When on production, this system will email that exact stack trace as an HTML email to a specified address and display the user with a friendlier (and less revealing) page - it also logs to a file on the server. This makes development a no-brainer and going live very safe.

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Ah, you seek meaning? Then listen to the music, not the song. - Kosh Naranek

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Role-based security

Post by LoneBear » Fri Oct 07, 2011 3:34 pm

One of the other features I like in Drupal is the role-based security, where users can be granted "roles" (like job descriptions) that grant privileges associated with those roles. Things like administration, editing, authenticated user, anonymous user, etc.

Couple drawbacks that I've found...

Drupal starts with "deny all" and goes through the security system, looking for "grant" access. It would also be nice to have "deny" access (like the OpenVMS identifier-based ACLs), but that would also require a logical ordering sequence (priority) to checking the access privs, so a high-order "deny" would have preference over several low-order "grants".

Access permissions are definable by module, or by "node type" (what is being queued for display on a browser). Nodes are based on content, blocks, or menus. For example, a R/W access can be given to a "forum node" so a registered user can post topics, or the "editor" role can be granted to a user to allow R/W access to forums, blogs, pages, stories, etc. A nice update would be to allow any content to contain a tag to link to the roles, so a forum page could be tagged as a forum, or a monastic forum, etc. with the posting user able to determine which categories it applies to, to which the roles would give appropriate access.

Last missing feature is a way to group roles in a hierarchy, sort of like a department has a number of job descriptions, but the department, itself, also has specific access features. I was thinking of the monastic aspects in this case, where, for example, all those involved in the monastic aspects could read the blogs of other in the monastery, but they would not be available to the general public or other Institute sections. Sort of a "monastic read" access, rather than having to maintain read access to the different levels of study.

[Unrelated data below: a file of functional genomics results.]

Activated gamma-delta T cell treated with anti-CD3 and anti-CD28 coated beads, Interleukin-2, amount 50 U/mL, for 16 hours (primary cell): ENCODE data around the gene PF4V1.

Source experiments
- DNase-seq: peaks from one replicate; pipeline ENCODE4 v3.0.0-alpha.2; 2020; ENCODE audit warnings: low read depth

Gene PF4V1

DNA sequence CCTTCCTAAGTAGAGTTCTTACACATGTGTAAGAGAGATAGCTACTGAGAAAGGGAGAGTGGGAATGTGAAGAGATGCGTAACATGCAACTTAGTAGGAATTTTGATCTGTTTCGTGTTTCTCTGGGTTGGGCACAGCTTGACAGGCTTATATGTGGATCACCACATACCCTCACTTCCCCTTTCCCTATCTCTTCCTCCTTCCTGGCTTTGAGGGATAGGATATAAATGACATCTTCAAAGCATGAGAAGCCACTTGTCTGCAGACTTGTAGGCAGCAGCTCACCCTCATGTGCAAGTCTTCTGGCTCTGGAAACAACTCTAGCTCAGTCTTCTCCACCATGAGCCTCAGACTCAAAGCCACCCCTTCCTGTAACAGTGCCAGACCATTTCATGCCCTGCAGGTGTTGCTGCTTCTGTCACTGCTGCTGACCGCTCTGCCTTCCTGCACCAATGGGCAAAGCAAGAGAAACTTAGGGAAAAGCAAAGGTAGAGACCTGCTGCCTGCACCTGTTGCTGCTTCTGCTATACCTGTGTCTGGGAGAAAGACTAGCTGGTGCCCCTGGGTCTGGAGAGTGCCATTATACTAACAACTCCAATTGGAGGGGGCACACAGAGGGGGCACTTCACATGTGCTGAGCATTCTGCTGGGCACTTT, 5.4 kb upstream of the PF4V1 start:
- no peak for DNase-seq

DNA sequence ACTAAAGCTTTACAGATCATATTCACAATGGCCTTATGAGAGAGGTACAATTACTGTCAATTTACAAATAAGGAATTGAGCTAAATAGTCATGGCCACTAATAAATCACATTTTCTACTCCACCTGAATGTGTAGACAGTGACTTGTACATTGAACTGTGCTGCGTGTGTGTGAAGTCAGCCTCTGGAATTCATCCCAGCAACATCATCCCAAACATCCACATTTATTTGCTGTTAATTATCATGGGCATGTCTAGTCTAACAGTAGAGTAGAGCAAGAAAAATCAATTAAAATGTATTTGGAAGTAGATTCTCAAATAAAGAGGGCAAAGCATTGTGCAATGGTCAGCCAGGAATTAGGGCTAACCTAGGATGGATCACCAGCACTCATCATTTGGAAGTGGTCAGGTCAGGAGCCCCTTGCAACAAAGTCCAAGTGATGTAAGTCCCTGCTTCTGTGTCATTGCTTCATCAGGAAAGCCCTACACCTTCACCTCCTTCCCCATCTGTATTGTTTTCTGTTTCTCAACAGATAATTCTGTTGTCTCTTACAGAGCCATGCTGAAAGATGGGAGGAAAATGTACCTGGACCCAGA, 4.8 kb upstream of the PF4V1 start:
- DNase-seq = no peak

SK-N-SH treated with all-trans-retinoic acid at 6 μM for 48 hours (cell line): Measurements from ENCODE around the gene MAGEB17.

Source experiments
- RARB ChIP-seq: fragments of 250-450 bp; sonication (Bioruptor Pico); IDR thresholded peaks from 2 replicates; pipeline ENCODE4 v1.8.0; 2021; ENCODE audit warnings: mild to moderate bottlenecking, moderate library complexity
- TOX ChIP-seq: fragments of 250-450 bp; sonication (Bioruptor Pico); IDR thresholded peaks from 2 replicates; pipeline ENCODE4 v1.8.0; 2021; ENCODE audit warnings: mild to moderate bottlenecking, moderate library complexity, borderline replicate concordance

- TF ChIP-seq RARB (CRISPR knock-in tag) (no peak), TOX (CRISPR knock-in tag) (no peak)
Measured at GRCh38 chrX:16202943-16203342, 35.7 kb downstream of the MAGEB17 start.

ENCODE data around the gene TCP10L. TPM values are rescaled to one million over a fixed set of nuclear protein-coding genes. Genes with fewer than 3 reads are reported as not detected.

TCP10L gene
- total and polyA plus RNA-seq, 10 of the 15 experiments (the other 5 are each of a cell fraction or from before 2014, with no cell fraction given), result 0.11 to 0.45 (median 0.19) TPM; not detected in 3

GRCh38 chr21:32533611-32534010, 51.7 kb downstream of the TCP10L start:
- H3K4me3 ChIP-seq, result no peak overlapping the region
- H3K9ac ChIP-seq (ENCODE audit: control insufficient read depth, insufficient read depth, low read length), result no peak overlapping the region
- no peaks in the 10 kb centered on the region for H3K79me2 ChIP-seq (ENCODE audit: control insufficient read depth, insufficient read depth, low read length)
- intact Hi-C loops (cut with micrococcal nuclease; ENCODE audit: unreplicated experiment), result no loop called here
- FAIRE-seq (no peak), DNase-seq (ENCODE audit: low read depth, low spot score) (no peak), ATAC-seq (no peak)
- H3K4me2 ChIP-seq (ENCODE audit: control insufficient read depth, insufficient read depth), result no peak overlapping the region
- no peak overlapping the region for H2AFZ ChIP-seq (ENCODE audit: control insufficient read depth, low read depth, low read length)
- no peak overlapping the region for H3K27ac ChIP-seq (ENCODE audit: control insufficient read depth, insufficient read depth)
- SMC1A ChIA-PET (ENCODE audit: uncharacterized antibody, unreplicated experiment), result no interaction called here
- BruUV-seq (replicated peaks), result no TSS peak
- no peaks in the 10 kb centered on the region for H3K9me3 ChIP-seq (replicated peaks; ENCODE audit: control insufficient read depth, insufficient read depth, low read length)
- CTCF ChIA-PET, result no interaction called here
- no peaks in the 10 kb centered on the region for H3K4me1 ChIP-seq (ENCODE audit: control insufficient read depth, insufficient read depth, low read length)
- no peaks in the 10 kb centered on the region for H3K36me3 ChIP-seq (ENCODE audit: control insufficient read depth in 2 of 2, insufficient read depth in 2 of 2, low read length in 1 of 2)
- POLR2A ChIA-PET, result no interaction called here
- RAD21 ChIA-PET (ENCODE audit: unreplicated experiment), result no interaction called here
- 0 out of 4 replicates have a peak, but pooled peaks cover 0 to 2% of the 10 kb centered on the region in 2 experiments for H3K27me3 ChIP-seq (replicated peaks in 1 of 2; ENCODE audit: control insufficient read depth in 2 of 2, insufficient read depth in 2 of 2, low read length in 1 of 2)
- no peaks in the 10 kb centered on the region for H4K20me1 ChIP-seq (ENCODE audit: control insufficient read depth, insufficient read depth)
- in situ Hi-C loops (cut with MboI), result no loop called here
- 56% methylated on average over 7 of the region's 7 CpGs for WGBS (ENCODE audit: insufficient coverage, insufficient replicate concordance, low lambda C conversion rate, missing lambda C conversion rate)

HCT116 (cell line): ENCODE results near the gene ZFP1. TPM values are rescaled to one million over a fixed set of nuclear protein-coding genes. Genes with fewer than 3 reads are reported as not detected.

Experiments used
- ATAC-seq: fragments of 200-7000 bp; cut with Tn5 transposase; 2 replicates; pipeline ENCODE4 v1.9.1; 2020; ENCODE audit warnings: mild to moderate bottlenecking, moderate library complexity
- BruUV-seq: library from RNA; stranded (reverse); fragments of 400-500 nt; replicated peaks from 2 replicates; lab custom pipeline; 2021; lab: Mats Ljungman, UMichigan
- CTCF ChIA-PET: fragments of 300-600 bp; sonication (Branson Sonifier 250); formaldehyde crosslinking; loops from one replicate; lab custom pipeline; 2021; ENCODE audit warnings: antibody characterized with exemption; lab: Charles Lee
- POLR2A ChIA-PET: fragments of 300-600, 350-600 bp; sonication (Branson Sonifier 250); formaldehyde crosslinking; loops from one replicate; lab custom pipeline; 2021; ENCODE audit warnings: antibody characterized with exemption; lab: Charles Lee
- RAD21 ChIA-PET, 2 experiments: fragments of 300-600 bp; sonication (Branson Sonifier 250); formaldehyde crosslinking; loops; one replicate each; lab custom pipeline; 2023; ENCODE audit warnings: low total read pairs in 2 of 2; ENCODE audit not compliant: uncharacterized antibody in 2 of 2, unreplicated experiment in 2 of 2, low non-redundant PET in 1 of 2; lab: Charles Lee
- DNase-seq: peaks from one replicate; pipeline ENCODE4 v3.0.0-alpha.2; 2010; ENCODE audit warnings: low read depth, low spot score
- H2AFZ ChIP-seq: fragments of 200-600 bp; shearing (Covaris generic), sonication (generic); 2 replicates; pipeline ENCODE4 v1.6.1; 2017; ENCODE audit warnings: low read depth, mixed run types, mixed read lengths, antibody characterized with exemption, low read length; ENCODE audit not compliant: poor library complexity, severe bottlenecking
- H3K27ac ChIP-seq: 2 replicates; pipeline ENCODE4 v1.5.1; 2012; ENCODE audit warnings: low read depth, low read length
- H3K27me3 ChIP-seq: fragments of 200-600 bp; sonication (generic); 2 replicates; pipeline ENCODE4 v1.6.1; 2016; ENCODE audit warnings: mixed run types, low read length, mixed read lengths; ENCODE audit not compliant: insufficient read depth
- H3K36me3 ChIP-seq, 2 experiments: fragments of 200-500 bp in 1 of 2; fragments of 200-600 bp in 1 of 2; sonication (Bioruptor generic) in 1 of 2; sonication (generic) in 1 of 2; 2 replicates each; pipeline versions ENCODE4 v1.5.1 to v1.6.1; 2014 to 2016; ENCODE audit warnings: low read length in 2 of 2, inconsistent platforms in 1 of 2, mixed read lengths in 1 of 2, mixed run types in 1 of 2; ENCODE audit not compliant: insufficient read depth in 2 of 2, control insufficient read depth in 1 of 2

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Applications

Post by LoneBear » Tue Oct 11, 2011 9:09 pm

Normally, a website only has a single "registration" to get access. In the case of Antiquatis, with its scientific, religious and philosophic bases, it would be nice to be able to configure "applications" for different aspects of the Institute functions. Not everyone would be interested in the "religious caste," for example, so it would be nice to also have a application form to apply for that access, which can be reviewed and appropriate settings can be made, based on the information in the application.

It would be a supplement to the existing user account, but more than just another security role... more like access to a subdomain or sub-site of the main site.

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Re: Knowledge Bases

Post by Tulan » Tue Oct 11, 2011 10:10 pm

I really like that idea! We could have the primary profile registration page - then for each sub-section of the site there can be individual registration pages with a simple amendment registration form for motto's, signatures, or whatever.
Ah, you seek meaning? Then listen to the music, not the song. - Kosh Naranek

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Searching

Post by LoneBear » Fri Oct 21, 2011 10:32 am

One of the things I find annoying with search engines, is that most do not have a way to either qualify or sort by date--not after the most POPULAR match, but the most RECENT match, as I do a lot of searches regarding problem fixing. I was looking for info on a problem with named running out of memory and most of the results that come up are years old, with outdated versions of the operating system. Because the problem occurred with the latest kernel update, people having this issue have not posted enough on it to make it popular to get to the top of a search engine.

In knowledge base terms, there are a LOT of assumptions that go into a query, so I was thinking a kind of "search profile" was needed, where one can define some search criteria, creating a "scope" for the search. For example, if I am making a religious query, it would be nice to get the results of the religions I am familiar with, first. If I'm working with astronomy and type in "mercury", I not interested in the mercurial element, nor the Ford car--I'm after the planet.

So I was thinking that all information stored in the CI database needs proper scoping, of sufficient detail to narrow down search, indexing and topic mapping to get a person to what they are looking for. Perhaps something like the Dewey Decimal system used at Libraries as a starting point for a subject-matter scope.

Another would be an author scope--not just who wrote it, but the author's attributes as well. Example: Father Brown of the Franciscan order of monks contains 3 scopes: Fr. Brown <-- Franciscan monks <-- monks (general).

And temporal scoping would be nice, not just when it was created or modified, but what period it applies to. That way one could search for references to Olivanders in 382 BC.